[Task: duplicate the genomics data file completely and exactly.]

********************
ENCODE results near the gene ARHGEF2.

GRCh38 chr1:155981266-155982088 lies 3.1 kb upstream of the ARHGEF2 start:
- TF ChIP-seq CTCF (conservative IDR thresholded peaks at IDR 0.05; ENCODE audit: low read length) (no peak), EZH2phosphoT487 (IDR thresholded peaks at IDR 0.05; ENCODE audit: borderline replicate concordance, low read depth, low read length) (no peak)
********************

ENCODE results near the gene ARHGEF2.

GRCh38 chr1:155981266-155982088 lies 3.1 kb upstream of the ARHGEF2 start:
- TF ChIP-seq CTCF (conservative IDR thresholded peaks at IDR 0.05; ENCODE audit: low read length) (no peak), EZH2phosphoT487 (IDR thresholded peaks at IDR 0.05; ENCODE audit: borderline replicate concordance, low read depth, low read length) (no peak)